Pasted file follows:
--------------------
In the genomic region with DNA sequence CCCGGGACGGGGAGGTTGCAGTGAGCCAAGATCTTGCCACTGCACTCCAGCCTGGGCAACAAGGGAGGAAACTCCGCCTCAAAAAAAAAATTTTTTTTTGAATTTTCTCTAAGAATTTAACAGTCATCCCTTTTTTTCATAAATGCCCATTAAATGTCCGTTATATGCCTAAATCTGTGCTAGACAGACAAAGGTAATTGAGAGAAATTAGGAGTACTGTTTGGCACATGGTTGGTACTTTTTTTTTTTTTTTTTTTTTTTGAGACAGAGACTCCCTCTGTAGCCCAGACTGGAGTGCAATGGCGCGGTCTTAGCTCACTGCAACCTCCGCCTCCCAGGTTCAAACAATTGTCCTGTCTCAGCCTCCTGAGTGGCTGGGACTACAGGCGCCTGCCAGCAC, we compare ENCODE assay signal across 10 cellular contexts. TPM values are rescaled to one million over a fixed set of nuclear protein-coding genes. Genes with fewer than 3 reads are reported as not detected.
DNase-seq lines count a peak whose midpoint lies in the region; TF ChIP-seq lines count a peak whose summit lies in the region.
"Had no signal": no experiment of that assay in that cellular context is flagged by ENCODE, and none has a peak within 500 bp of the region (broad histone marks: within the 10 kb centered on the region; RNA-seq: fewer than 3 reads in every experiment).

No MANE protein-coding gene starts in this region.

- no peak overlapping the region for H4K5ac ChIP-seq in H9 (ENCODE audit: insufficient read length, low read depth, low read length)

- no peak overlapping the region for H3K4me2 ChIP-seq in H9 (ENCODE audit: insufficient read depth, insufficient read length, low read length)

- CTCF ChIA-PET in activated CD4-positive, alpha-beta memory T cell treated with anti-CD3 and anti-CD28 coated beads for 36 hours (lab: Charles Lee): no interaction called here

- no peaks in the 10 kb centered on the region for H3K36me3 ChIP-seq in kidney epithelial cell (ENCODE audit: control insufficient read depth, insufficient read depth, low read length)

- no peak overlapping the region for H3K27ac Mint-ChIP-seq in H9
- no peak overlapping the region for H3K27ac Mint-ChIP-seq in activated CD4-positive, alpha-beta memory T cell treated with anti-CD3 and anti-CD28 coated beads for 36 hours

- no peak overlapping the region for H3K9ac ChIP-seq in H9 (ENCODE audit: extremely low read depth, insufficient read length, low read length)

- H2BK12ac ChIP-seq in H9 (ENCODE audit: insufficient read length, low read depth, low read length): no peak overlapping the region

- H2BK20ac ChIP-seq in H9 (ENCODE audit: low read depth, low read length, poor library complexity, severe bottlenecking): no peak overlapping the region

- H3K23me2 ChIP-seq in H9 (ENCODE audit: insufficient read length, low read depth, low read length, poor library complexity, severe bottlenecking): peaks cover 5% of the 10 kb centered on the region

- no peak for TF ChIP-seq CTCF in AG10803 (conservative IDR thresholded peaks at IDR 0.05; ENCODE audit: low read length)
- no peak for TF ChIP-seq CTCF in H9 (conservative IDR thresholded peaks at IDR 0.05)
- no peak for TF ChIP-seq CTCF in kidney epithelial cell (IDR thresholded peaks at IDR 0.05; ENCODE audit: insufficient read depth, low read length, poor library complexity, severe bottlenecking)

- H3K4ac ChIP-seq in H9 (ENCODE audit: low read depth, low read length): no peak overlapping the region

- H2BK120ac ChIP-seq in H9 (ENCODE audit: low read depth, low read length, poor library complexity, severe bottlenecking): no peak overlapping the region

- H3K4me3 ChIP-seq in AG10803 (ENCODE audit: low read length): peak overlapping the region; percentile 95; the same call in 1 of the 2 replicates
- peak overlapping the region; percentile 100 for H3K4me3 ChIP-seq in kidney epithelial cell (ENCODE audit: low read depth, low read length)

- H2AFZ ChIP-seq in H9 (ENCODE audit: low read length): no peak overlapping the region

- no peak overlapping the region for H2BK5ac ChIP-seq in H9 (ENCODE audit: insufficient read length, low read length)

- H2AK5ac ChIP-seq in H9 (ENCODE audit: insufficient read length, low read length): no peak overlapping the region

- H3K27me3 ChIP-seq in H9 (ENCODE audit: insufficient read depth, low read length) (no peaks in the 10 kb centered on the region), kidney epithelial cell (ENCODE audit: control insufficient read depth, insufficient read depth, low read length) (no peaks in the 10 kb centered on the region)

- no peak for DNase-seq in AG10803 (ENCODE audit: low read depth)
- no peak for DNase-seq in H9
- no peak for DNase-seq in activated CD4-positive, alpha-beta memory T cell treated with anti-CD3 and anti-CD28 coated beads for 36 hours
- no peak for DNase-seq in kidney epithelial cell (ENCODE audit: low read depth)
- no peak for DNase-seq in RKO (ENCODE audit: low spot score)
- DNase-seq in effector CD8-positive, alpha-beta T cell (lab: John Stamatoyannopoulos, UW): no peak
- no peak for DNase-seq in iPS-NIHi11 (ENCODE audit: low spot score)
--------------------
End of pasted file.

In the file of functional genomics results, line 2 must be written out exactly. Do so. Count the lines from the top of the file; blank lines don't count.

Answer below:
DNase-seq lines count a peak whose midpoint lies in the region; TF ChIP-seq lines count a peak whose summit lies in the region.